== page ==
PRADHAN: Yes, like what do you grow from where you are? It depends. Obviously in New England you cannot grow too many things in November! [LAUGHS]
All right, so your oyster mushroom is ready. So what we'll do is put some kind of mixed greens on the plate, and then you basically lay it off like a bed on top of the greens and then we made a caper aioli sauce, which we drizzle it on top of the calamari. And voila, there you go.
BASCOMB: It looks very much like calamari. It looks delicious actually.
PRADHAN: Well I think you should first try it and then give me your opinion. [LAUGHS]
BASCOMB: Oh, I will! You don't have to ask me twice. I will definitely try one. Will you join me?
PRADHAN: Oh, I already ate, but I might grab a piece.
BASCOMB: All right… I think people think vegan food is, you're eating like a rabbit, you know, all you eat is salad. But this, this is the opposite of that. This looks delicious and, and really filling, you know.
PRADHAN: So does that change your opinion about vegan Thanksgiving dinner now?
BASCOMB: Well, I mean, you know, I'm on board, I'm on board. I do like mashed potatoes and gravy and turkey and all that. But uh, you know, I'm open minded for sure.
PRADHAN: So that's a good start for now. [LAUGHS]
BASCOMB: But, um... I'm going to have a bite. ... Mmm. It's really good. The seitan is actually really meaty, like it's chewy.
PRADHAN: Yes, meat substitute, yes.
BASCOMB: Like tofu is more mushy than this, you know.
PRADHAN: Yes it is. And very delicate to cook, tofu.
BASCOMB: I mean it's a lot more nuanced. I mean let's be real. Thanksgiving dinner is delicious, but it's gravy, it’s very heavy, it’s very butter… and this has a lot of nuance.
PRADHAN: Well, the good thing about you being a vegan is, you got to try all the spices. You are not very limited just to steak sauce.
BASCOMB: It seems like being vegetarian or specifically being vegan, it forces you to be more creative.
PRADHAN: Yes, it does.
BASCOMB: So let's try the calamari now too… [CHEWS] It's really good! It's chewy, not nearly as chewy as calamari, but I think that's a good thing. [LAUGHS]
PRADHAN: You have to have a perfect timing to fry the calamari. When you over fry it, it gets rubbery, chewy. Same thing with the mushrooms.
BASCOMB: Um, and so we have this delicious dinner, but I mean Thanksgiving typically ends with pie, a lot of pie – pumpkin pie, apple pie, which is of course made with butter in the crust and the pumpkin pie is made with eggs and milk, condensed milk. What do you do for dessert here?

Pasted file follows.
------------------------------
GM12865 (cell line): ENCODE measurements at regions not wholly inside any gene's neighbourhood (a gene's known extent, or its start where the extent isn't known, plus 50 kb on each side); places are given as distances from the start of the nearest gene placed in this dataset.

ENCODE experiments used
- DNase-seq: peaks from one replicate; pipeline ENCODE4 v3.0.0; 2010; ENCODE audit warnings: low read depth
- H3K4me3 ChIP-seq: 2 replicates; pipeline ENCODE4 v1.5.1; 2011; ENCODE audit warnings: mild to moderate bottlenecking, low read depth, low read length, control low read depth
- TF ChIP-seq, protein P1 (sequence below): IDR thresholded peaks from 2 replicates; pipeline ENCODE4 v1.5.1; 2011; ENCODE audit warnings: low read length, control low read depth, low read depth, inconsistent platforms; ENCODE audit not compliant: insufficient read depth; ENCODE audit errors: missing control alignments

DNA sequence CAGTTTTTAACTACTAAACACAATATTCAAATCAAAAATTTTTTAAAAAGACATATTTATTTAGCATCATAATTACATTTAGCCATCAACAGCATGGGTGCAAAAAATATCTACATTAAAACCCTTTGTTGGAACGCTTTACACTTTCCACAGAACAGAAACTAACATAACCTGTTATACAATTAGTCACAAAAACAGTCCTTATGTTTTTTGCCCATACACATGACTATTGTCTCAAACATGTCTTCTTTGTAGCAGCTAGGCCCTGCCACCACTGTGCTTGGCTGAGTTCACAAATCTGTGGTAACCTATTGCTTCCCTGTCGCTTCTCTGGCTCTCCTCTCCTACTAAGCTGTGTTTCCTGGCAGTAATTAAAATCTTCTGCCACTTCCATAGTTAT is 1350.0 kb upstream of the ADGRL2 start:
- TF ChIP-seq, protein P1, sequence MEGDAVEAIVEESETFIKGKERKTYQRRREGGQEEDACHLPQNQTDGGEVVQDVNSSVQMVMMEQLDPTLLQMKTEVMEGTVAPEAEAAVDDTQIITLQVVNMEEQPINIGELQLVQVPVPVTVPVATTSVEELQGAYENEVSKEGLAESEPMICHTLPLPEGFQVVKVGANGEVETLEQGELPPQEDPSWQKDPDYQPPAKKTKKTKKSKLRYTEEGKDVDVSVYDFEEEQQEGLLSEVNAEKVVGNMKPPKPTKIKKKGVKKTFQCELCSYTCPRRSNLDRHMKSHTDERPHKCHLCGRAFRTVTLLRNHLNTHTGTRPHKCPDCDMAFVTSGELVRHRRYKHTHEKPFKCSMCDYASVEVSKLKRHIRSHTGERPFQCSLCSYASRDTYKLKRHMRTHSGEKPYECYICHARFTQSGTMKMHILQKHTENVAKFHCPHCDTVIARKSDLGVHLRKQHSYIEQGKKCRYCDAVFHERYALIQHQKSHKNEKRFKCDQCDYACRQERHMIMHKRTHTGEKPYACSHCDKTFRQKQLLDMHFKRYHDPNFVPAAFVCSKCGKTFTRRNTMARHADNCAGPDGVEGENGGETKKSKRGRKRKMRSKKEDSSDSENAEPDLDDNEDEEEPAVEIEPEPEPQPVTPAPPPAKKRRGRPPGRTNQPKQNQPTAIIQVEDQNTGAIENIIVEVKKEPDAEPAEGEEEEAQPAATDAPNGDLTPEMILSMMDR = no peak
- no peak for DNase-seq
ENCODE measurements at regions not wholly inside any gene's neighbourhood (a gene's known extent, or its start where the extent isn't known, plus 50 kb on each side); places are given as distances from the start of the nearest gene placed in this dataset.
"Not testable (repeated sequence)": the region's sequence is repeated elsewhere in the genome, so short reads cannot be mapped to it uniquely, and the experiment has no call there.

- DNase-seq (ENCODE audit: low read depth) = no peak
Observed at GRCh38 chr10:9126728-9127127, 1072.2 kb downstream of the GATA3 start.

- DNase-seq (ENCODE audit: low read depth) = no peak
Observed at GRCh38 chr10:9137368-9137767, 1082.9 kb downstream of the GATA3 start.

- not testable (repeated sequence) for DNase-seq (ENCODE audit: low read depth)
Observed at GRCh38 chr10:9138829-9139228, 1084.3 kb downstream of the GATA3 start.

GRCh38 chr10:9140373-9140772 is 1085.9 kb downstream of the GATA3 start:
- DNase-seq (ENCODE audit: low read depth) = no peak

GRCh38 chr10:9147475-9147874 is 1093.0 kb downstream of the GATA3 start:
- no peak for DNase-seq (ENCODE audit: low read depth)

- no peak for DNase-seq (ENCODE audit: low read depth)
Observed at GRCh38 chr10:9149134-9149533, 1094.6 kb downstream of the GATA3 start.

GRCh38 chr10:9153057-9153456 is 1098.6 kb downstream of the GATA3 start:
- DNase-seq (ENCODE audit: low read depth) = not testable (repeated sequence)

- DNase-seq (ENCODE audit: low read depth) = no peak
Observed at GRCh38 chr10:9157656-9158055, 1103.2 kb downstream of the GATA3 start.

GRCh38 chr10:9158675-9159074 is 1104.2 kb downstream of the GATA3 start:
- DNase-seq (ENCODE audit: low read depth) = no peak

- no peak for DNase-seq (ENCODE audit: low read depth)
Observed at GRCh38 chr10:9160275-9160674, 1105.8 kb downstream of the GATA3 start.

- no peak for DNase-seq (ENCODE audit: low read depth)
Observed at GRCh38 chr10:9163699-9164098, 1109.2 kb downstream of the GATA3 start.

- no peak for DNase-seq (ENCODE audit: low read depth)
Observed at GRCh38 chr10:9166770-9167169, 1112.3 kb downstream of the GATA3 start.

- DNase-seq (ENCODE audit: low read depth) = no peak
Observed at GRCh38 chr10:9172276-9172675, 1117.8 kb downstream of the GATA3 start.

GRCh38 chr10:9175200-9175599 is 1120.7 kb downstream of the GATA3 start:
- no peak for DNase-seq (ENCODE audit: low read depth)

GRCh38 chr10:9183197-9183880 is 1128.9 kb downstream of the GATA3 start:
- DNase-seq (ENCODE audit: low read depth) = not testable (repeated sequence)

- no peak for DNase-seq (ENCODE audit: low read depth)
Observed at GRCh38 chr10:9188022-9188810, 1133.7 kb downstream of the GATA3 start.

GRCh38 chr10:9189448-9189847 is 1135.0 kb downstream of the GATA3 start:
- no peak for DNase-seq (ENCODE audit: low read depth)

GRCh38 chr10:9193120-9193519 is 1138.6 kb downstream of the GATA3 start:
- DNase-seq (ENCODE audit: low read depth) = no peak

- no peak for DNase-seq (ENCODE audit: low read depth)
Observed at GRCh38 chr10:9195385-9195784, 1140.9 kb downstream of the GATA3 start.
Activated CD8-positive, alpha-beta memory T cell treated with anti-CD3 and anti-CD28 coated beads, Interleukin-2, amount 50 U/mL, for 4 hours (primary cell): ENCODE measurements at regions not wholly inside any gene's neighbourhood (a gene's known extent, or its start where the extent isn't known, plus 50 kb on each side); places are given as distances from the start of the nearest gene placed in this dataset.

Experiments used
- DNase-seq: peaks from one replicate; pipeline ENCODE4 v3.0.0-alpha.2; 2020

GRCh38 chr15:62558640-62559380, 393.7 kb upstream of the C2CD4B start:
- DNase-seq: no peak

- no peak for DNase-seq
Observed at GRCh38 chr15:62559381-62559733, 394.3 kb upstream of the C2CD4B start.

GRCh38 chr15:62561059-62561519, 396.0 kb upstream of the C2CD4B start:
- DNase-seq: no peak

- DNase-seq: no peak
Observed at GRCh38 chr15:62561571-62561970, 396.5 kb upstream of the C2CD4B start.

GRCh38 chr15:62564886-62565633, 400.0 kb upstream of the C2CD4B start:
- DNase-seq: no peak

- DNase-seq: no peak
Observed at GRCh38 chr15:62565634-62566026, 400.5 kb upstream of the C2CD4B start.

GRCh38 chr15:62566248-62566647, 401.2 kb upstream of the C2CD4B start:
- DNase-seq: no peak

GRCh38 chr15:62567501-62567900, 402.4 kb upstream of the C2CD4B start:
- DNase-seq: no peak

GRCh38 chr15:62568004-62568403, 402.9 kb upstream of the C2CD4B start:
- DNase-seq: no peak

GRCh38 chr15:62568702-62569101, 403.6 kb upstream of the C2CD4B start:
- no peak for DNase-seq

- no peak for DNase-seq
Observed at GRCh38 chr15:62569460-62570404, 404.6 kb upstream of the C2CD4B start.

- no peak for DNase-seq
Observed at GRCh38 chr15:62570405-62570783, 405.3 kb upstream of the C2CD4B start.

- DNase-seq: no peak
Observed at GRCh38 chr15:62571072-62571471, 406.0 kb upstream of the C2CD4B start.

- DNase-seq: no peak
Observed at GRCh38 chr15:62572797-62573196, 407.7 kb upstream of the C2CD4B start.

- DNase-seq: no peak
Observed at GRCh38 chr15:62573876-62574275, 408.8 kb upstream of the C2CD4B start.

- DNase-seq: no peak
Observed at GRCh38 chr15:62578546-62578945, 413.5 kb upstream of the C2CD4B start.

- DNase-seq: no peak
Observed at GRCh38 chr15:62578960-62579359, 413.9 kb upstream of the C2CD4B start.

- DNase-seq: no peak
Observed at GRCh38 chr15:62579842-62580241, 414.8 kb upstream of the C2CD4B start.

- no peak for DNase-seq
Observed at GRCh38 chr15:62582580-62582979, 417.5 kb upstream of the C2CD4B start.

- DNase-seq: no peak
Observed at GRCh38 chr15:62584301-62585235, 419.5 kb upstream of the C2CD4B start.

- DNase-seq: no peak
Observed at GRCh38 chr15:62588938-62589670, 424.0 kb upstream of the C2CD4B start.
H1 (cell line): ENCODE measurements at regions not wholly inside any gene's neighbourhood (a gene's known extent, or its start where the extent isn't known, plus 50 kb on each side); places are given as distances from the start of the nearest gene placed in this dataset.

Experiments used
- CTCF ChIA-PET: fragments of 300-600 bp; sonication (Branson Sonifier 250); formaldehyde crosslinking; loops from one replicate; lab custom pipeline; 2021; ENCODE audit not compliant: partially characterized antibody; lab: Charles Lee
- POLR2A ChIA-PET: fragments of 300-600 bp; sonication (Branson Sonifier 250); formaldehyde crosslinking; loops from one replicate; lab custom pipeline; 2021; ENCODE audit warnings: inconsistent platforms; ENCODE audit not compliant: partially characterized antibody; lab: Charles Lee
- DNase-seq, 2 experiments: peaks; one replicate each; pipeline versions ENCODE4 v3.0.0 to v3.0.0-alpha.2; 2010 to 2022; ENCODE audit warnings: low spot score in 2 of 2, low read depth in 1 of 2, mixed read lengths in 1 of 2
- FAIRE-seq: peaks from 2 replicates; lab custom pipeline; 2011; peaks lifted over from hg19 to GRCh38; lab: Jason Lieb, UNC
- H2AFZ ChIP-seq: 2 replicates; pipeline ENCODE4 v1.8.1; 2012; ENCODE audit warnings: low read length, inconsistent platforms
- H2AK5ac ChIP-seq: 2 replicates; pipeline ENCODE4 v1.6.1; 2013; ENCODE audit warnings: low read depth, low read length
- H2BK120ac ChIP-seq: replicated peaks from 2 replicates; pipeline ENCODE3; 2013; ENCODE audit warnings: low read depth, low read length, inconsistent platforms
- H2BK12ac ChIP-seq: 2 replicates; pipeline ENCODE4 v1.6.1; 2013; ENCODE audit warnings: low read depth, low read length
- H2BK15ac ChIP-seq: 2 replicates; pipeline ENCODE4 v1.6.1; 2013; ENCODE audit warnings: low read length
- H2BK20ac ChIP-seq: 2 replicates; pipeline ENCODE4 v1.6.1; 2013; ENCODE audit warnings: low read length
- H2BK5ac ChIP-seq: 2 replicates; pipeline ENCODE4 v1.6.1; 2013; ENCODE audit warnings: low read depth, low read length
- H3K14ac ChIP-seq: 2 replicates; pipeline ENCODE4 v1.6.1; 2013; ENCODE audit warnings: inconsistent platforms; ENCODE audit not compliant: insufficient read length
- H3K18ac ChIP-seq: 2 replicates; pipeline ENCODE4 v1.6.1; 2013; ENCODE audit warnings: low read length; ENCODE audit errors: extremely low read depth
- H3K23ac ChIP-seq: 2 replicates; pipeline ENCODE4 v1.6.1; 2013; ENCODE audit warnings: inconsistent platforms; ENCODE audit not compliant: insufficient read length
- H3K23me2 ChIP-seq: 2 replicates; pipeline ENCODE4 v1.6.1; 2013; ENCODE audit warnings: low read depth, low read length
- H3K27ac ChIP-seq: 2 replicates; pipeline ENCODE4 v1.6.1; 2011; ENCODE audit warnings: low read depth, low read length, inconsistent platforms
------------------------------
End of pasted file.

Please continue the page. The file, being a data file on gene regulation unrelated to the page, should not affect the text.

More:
PRADHAN: We have substitute for everything. We have all kind of binding agents which are taken out from the trees, taken out from the flowers, taken out from the greens. So we don't have to use eggs anymore. I'll give you my secret for this year. I'm making a, since it's Thanksgiving, you have to have something with pumpkin. So I'm making a chocolate pumpkin mousse cake. And the other one which I am doing will be the upside down apple tart, you have to have a tart on Thanksgiving.
BASCOMB: Well it sounds great. It kind of makes me wish I was coming here for dinner. [LAUGHS]
PRADHAN: Hey, you always welcome to come here anytime.
BASCOMB: Well thank you so much for showing me around and giving me some ideas for a vegan Thanksgiving.
PRADHAN: You are welcome.
Red Lentil Restaurant Website
[MUSIC: Symphony No. 6 “Pastoral”: 1st movement, Ludwig van Beethoven, CSR Symphony, Michael Halasz, conductor]
CURWOOD: Living on Earth is produced by the World Media Foundation. Our crew includes Naomi Arenberg, Paloma Beltran, Thurston Briscoe, Jenni Doering, Jay Feinstein, Merlin Haxhiymeri, Don Lyman, Lizz Malloy, Isaac Merson, Aynsley O’Neill, Jake Rego, Anna Saldinger, and Jolanda Omari.
BASCOMB: Tom Tiger engineered our show. Alison Lirish Dean composed our themes.
Special thanks this week to Destination Wildlife. You can hear us anytime at loe.org, iTunes and Google play- and like us, please, on our Facebook page - PRI’s Living on Earth. We tweet from @livingonearth. And find us on Instagram at livingonearthradio. I’m Bobby Bascomb.
CURWOOD: And I’m Steve Curwood. Thanks for listening!
ANNOUNCER: Funding for Living on Earth comes from you, our listeners, and from the University of Massachusetts, Boston, in association with its School for the Environment, developing the next generation of environmental leaders. And from the Grantham Foundation for the protection of the environment, supporting strategic communications and collaboration in solving the world’s most pressing environmental problems. Support also comes from the Energy Foundation, serving the public interest by helping to build a strong, clean, energy economy.
ANNOUNCER 2: PRI, Public Radio International.